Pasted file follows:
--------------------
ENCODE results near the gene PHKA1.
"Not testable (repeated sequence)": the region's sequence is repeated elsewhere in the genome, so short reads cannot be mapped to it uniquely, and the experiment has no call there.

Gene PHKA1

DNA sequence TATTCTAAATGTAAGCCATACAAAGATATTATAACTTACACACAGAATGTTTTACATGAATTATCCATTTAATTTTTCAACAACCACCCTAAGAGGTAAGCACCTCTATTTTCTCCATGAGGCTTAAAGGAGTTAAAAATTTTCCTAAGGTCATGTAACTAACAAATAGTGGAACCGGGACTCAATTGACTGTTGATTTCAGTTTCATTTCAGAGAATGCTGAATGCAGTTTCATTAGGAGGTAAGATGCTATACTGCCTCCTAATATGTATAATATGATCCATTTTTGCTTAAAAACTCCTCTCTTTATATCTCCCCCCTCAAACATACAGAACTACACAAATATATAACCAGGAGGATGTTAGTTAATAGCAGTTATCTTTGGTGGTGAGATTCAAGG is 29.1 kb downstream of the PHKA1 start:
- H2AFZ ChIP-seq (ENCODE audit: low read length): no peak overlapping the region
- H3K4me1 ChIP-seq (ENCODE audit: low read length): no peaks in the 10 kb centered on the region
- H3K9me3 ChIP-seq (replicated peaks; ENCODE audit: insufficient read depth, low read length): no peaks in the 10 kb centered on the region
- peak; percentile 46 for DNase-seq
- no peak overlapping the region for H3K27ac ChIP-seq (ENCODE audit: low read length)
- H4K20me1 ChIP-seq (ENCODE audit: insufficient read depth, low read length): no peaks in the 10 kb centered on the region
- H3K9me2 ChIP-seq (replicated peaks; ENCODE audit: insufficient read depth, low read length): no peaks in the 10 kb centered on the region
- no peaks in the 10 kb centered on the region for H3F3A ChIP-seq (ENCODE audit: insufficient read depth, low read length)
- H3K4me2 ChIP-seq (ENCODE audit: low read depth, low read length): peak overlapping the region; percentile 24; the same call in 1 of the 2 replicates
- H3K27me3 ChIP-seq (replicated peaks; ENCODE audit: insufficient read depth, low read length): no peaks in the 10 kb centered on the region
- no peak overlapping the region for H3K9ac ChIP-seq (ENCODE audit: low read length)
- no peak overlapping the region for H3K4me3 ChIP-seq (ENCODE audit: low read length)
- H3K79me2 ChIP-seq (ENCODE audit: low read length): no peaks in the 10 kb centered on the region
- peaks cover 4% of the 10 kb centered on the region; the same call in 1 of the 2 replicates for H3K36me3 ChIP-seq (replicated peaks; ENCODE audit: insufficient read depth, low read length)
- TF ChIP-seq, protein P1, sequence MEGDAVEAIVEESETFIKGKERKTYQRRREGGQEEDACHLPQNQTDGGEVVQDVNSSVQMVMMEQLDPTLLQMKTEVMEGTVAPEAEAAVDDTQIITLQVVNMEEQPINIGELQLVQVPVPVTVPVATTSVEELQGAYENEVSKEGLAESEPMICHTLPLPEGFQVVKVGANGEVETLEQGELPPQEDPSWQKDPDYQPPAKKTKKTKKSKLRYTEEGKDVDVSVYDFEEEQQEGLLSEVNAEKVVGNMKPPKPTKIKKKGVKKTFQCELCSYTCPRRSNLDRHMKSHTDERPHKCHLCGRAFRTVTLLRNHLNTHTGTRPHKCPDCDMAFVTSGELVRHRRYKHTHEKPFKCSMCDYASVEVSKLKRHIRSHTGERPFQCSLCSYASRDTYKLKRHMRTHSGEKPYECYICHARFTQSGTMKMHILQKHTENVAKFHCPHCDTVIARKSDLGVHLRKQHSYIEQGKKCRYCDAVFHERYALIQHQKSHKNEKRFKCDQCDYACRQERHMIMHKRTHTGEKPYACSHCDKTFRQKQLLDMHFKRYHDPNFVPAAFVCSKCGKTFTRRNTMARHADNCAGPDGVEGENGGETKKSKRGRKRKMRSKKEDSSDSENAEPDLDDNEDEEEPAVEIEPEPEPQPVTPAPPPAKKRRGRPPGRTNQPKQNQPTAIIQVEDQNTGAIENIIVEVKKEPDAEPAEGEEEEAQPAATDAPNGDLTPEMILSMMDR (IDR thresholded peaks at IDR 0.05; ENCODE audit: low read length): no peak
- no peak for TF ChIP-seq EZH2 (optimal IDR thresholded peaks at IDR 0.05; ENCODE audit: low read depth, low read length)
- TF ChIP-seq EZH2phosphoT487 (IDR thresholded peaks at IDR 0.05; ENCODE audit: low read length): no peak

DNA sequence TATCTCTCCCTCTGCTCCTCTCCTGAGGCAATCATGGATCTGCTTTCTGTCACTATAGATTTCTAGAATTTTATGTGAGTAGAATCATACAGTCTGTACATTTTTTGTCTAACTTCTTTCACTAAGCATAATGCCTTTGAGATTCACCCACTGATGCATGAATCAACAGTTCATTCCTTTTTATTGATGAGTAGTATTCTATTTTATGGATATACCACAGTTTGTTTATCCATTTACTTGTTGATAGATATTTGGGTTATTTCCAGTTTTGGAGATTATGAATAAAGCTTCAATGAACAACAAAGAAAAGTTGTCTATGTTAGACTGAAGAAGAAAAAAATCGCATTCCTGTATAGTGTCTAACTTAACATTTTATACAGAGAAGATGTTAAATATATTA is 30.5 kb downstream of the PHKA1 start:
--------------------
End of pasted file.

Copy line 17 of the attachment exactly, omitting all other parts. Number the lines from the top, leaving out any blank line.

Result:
- H3K79me2 ChIP-seq (ENCODE audit: low read length): no peaks in the 10 kb centered on the region